By (author)


You save US$6.21

Free delivery worldwide

Dispatched from the UK in 2 business days

When will my order arrive?


'Kissinger's absorbing book tackles head-on some of the toughest questions of our time ...Its pages sparkle with insight' Simon Schama in the NEW YORKER Spanning more than three centuries, from Cardinal Richelieu to the fragility of the 'New World Order', DIPLOMACY is the now-classic history of international relations by the former Secretary of State and winner of the Nobel Peace Prize. Kissinger's intimate portraits of world leaders, many from personal experience, provide the reader with a unique insight into what really goes on -- and why -- behind the closed doors of the corridors of power. 'Budding diplomats and politicians should read it as avidly as their predecessors read Machiavelli' Douglas Hurd in the DAILY TELEGRAPH 'If you want to pay someone a compliment, give them Henry Kissinger's DIPLOMACY ...It is certainly one of the best, and most enjoyable [books] on international relations past and present ...DIPLOMACY should be read for the sheer historical sweep, the characterisations, the story-telling, the ability to look at large parts of the world as a whole' Malcolm Rutherford in the FINANCIAL TIMES

show more

Product details

  • Paperback | 912 pages
  • 154 x 232 x 44mm | 1,161.19g
  • New York, United States
  • English
  • Reprinted edition
  • illustrations facsim., maps
  • 0671510991
  • 9780671510992
  • 14,479

Review quote

Simon Schama "The New Yorker" Kissinger's absorbing book tackles head-on some of the toughest questions of our time....Its pages sparkle with insight.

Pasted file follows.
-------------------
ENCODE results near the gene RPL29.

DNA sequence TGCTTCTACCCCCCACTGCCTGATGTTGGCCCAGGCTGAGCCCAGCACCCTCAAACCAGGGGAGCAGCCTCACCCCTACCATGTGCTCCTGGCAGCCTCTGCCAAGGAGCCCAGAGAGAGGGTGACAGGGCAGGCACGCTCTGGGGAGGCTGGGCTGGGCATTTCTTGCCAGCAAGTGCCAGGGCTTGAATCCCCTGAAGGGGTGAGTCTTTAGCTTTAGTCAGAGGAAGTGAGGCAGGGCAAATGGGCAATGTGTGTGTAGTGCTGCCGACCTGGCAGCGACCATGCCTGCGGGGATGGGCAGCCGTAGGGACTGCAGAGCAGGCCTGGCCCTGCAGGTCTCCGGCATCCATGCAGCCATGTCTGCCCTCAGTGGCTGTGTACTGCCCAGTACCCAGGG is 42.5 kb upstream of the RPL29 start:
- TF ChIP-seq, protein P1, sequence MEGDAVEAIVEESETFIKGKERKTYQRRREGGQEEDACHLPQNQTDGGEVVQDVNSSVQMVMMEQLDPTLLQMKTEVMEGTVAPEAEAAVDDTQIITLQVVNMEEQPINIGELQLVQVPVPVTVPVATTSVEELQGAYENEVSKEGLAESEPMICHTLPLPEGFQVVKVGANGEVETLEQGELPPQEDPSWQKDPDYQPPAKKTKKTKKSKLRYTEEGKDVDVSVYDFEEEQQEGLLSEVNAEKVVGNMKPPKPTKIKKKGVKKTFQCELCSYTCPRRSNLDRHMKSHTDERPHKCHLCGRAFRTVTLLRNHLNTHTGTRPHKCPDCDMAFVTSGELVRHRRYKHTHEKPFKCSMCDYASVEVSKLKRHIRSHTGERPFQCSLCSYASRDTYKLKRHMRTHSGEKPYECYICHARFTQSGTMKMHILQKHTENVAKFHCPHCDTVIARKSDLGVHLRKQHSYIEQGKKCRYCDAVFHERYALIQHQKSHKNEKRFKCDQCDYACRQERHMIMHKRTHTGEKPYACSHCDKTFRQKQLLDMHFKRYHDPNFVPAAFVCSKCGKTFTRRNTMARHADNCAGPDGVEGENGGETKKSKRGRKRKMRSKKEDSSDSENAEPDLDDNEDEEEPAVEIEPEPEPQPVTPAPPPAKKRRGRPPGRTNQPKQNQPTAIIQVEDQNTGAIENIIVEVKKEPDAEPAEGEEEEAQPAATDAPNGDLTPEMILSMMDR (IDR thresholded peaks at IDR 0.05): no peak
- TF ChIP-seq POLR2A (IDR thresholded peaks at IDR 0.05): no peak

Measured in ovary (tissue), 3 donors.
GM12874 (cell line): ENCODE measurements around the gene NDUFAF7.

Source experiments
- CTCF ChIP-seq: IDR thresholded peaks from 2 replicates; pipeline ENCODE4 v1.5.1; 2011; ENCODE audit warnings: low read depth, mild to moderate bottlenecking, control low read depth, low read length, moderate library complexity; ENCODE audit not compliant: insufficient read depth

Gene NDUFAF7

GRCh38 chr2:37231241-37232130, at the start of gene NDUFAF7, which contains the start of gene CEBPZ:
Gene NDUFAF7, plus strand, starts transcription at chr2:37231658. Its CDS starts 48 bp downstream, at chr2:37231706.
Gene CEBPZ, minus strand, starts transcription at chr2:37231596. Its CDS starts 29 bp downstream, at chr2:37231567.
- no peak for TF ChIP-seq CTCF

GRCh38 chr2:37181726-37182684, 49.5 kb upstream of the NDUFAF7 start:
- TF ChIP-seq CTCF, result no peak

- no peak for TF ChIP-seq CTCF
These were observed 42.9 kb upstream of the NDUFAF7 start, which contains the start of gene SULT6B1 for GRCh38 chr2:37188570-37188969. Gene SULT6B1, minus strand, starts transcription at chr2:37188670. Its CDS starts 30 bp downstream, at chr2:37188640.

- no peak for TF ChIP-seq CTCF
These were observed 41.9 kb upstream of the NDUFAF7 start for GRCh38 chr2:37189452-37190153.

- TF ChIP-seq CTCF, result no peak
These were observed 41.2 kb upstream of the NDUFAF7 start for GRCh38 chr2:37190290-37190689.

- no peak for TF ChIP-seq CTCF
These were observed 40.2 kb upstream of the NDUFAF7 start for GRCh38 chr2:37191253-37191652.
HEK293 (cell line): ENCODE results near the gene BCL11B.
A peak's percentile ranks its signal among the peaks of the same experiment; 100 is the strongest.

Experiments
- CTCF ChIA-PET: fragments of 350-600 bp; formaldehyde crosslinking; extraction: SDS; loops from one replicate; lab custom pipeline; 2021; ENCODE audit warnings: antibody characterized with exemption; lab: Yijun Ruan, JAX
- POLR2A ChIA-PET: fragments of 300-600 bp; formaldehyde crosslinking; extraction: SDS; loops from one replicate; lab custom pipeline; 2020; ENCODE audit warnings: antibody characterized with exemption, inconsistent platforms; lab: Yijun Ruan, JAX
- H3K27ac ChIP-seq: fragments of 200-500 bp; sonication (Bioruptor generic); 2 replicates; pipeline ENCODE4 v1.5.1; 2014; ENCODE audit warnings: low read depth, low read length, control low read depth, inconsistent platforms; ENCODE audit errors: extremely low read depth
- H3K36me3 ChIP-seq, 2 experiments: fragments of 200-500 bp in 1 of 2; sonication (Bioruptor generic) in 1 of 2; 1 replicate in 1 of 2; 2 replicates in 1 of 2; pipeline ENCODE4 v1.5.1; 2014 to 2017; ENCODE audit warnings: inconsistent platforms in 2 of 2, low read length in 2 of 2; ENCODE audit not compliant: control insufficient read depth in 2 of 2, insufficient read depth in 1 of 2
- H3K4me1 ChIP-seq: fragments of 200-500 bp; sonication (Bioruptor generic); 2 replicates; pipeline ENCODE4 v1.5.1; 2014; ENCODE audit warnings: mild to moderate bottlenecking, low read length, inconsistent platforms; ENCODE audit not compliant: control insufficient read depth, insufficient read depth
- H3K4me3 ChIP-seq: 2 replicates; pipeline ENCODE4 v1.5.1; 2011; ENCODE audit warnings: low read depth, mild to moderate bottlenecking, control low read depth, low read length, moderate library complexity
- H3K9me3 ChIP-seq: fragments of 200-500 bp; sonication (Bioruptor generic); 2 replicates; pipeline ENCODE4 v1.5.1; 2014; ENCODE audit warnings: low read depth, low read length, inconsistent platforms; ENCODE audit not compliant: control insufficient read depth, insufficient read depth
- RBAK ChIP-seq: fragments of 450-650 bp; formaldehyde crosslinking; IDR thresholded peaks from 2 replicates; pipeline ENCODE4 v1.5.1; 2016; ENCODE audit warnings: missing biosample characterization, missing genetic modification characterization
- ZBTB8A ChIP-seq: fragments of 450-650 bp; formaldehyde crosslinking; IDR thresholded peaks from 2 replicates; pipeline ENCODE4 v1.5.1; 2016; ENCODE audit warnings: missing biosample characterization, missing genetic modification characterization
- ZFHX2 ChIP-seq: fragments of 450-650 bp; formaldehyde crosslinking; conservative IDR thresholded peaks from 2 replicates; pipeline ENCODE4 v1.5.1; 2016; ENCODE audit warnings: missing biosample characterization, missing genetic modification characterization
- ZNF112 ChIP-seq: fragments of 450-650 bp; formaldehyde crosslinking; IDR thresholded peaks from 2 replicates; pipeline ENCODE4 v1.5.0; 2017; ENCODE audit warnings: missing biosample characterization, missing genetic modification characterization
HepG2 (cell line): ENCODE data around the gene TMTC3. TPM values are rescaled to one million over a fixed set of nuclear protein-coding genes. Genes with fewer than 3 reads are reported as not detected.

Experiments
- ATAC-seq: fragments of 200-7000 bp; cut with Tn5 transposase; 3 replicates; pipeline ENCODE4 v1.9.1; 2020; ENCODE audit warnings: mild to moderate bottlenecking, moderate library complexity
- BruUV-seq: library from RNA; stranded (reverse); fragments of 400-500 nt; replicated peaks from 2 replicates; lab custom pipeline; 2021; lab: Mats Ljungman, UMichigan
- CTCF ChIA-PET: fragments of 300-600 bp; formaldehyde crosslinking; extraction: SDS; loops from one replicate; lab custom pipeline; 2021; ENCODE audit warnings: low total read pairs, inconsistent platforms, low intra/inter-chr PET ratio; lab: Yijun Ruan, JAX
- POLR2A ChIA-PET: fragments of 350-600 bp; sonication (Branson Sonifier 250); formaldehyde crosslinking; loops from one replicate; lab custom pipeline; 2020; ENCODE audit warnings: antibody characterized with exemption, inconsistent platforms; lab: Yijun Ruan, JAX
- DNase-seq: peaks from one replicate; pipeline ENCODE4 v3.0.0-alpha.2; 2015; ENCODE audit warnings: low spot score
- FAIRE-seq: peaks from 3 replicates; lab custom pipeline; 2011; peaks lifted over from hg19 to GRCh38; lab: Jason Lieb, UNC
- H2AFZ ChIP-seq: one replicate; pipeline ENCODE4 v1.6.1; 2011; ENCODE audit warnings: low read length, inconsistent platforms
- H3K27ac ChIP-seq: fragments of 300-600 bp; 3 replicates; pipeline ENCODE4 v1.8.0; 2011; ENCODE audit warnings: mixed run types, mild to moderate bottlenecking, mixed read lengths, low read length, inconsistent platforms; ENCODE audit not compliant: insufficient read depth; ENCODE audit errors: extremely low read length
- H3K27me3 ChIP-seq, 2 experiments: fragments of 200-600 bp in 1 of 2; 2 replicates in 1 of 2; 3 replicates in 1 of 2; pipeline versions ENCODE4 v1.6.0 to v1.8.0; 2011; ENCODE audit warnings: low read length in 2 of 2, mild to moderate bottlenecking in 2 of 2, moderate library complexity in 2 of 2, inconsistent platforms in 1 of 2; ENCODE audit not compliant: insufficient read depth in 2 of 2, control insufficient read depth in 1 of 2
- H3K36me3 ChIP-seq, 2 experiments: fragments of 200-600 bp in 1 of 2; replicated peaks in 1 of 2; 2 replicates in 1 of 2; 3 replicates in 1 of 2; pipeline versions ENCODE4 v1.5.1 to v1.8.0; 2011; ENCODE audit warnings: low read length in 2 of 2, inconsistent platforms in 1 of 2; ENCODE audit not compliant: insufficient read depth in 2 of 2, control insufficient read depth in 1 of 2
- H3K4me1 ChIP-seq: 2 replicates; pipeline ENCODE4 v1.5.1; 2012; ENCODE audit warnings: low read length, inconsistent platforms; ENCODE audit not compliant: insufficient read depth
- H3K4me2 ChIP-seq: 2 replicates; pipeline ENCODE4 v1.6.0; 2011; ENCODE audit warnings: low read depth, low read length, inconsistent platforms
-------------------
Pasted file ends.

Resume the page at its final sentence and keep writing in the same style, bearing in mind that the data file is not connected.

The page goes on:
show more

Review Text

Michiko Kakutani The New York Times An elegantly written study of Western diplomacy....Shrewd, often vexing, and consistently absorbing.

show more

Table of contents

CONTENTS §1 The New World Order§2 The Hinge: Theodore Roosevelt or Woodrow Wilson§3 From Universality to Equilibrium: Richelieu, William of Orange, and Pitt§4 The Concert of Europe: Great Britain, Austria, and Russia§5 Two Revolutionaries: Napoleon III and Bismarck§6 Realpolitik Turns on Itself§7 A Political Doomsday Machine: European Diplomacy Before the First World War§8 Into the Vortex: The Military Doomsday Machine§9 The New Face of Diplomacy: Wilson and the Treaty of Versailles§10 The Dilemmas of the Victors§11 Stresemann and the Re-emergence of the Vanquished§12 The End of Illusion: Hitler and the Destruction of Versailles§13 Stalin's Bazaar§14 The Nazi-Soviet Pact§15 America Re-enters the Arena: Franklin Delano Roosevelt§16 Three Approaches to Peace: Roosevelt, Stalin, and Churchill in World War II§17 The Beginning of the Cold War§18 The Success and the Pain of Containment§19 The Dilemma of Containment: The Korean War§20 Negotiating with the Communists: Adenauer, Churchill, and Eisenhower§21 Leapfrogging Containment: The Suez Crisis§22 Hungary: Upheaval in the Empire§23 Khrushchev's Ultimatum: The Berlin Crisis 1958-63§24 Concepts of Western Unity: Macmillan, de Gaulle, Eisenhower, and Kennedy§25 Vietnam: Entry into the Morass; Truman and Eisenhower§26 Vietnam: On the Road to Despair; Kennedy and Johnson§27 Vietnam: The Extrication; Nixon§28 Foreign Policy as Geopolitics: Nixon's Triangular Diplomacy§29 Detente and Its Discontents§30 The End of the Cold War: Reagan and Gorbachev§31 The New World Order Reconsidered§NOTES§ACKNOWLEDGMENTS§INDEX

show more